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Nobody Slow Dances Anymore

I want to slow dance with somebody. Well, not just anybody… I want it to be intimate and a bit sexual. That kind of linger where it hurts too good to back away. The kind of press, where you don’t know quite whom is holding up whom – but you are both somehow defying gravity. You're floating on a grace not experienced anywhere else but on the dance floor during the soft caress of a really dynamite ballad.

So, why doesn’t anybody slow dance anymore?

I have heard tales of a time when gay men came together to do just that, at a celebration called a ‘Tea Dance’. These were held, typically, on Sunday afternoons as a sort of antidote to the debauchery of the previous night. There was usually some free food available and a Bloody Mary bar complete with big pickle spears, stalks of celery and anything else you could stick into a tall, cold glass of instant sunshine. Drinking a Bloody Mary on a Sunday afternoon always makes me feel like I’m doing something healthy for my body - all the while I get my slight buzz on and, yes, I know in the back of my head that there ain’t nothing healthy about it. But sometimes clinging to an illusion allows us to enjoy the moment.

At these ‘Tea Parties’, you would: still be attached to your previous night’s trick (meaning all went well in the boudoir), come with your partner, be joining a group of friends, or simply go to see who else showed up. The crowd probably included a lot of older types – the ones for whom last night’s disco failed to compel them to the dance floor or the ones who had to get up early for church or to make the doughnuts. In any case, they couldn’t stay up late enough to catch the sidewalk sale. They’re here to dance today, though. Slow dance.

All it takes is the right song. A lyric, a melody… something that envelopes you and makes you yearn for the embrace of another. Your arms ache, too. They want to hold somebody.

I’ve never been one of those who like to hang on my dance partner. Part of this is due to my height. Being tall doesn’t make hanging a comfortable option. And part of this is due to the fact that I am uncomfortable being held aloft by anybody else (I like to hold up my end of the bargain). So, while my head or chin may rest on a guy’s shoulder, there is never much weight placed upon it.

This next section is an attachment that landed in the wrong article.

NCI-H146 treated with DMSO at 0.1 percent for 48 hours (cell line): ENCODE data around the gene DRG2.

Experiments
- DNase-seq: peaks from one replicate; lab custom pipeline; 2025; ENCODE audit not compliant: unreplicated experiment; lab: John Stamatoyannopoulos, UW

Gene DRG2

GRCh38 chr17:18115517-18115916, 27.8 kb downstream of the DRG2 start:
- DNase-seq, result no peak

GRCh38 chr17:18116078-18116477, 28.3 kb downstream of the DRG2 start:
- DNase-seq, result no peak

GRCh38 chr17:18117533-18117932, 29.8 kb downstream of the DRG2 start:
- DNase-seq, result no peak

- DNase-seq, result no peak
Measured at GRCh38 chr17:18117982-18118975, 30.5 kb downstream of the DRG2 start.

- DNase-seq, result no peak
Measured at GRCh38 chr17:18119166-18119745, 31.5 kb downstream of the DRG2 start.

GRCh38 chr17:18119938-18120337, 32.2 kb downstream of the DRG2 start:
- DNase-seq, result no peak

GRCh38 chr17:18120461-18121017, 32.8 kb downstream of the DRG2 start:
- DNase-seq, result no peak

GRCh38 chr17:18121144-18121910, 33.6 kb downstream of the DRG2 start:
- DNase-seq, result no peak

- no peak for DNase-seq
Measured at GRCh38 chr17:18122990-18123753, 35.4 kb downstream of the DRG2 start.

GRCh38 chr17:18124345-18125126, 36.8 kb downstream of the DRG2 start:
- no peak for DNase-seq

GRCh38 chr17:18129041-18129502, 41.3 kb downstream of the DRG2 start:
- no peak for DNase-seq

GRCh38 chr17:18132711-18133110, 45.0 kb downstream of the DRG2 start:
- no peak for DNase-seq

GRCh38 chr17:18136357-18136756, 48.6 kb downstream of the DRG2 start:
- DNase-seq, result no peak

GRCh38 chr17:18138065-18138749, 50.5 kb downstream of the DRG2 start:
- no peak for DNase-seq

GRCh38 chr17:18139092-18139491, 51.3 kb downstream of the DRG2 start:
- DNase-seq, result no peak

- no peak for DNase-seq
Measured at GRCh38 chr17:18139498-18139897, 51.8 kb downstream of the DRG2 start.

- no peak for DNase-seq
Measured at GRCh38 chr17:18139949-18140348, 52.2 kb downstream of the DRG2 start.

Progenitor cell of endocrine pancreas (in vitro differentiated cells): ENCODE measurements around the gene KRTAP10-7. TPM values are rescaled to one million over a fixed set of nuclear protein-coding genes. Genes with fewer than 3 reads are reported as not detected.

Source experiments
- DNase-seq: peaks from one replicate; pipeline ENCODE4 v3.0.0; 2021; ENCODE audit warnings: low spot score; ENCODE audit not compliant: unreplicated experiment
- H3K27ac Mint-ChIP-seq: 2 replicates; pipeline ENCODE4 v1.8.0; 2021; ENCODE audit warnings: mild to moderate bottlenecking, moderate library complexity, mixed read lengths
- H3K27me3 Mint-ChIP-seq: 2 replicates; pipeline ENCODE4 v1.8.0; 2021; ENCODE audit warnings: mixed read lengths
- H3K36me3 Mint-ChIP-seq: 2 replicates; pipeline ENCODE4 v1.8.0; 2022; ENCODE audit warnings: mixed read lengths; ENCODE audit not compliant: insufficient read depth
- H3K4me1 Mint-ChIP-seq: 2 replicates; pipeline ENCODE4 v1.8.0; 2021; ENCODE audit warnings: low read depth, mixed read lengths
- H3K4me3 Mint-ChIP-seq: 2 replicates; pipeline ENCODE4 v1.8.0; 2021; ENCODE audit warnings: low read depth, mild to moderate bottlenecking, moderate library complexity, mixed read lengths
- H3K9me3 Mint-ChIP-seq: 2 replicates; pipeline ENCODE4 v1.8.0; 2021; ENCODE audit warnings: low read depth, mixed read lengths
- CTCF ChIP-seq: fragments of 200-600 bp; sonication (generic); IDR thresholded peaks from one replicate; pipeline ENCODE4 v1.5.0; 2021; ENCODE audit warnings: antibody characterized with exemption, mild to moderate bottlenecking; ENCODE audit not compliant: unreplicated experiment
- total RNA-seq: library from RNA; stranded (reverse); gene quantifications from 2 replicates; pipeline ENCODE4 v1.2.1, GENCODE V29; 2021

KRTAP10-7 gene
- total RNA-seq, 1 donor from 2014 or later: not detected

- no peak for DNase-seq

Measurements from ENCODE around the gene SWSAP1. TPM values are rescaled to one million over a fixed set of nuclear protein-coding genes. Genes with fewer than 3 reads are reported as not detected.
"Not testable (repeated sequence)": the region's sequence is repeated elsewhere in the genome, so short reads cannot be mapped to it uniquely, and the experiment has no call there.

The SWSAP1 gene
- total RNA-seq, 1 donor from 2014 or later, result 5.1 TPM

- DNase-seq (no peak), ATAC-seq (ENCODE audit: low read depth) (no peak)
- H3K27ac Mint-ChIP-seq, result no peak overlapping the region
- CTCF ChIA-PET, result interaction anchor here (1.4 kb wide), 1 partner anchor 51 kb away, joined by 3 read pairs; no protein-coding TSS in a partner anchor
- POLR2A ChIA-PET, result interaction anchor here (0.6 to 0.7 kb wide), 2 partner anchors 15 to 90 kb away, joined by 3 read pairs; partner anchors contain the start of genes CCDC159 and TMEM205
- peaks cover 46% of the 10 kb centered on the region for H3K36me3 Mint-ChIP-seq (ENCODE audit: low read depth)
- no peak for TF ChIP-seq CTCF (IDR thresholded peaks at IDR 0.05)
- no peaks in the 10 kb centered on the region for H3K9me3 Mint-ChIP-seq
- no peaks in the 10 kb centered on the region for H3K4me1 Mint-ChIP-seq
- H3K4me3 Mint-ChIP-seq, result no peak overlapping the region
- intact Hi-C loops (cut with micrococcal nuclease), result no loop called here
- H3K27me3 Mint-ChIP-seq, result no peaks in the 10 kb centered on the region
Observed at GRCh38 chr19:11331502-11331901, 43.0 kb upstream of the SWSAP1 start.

If I had the chance to slow dance today, I’d just sway. Gently. When I was younger I was always concerned about being boring. I would constantly change up the direction I rotated and try different patterns - all to the consternation of my dancing partner. It may have been awkward at times, but I didn’t want it to get stale.

Today, that would not be a concern. I would just enjoy the intimacy. Ahh, the intimacy - which I suspect is the real reason no one slow dances anymore. So many fear it. Me? I would just drink in all that beautiful warmth.

I doubt I’ll ever get to attend a ‘Tea Dance’. I don’t see them making a comeback any time soon. And lacking an outlet, opportunity and location to do so, I also doubt I will get to slow dance in public any time soon.

Which brings me to the thing I would most like to do in the solitude of my living room. Unfortunately, the partner’s with whom I have shared living room’s in the past have always pushed me away when I suggested it or grabbed them un-expectantly in order to mold them into such an embrace. It could be me. Maybe the thought of lingering that close to me without the potential of an orgasm was distasteful to them. Or it could be about them… for the same reason.

In the late eighties, I remember slow dancing at the end of a Saturday night during last call with my best friend. Neither of us had found anybody to hook up with that night. Me: not for lack of trying. Him: because he was always a bit of an ice princess and maybe too picky for his own good. It was last call and the DJ played a chilled out cover of Prince’s “Nothing Compares 2 U” with a sweet female vocal. It was a nice moment. We just sort of fell into it. We'd been dancing together for the previous song, and was caught unaware. It wasn’t sexual, but it was romantic. We were dancing in appreciation of each other. It was sweet and brief and everything I longed for in that moment.

We remained best friends for over 20 years. Now we’re not friends. And, in fact, I don’t really have a best friend like that in my life. But there was that moment. And that is how I like to remember us.

I mourn our friendship.

I mourn for the loss of slow dancing, too.

It always brings to mind that wonderful Johnny Rivers song… “Slow dancing, swaying to the music, just me and my girl…”

Well… maybe some day.

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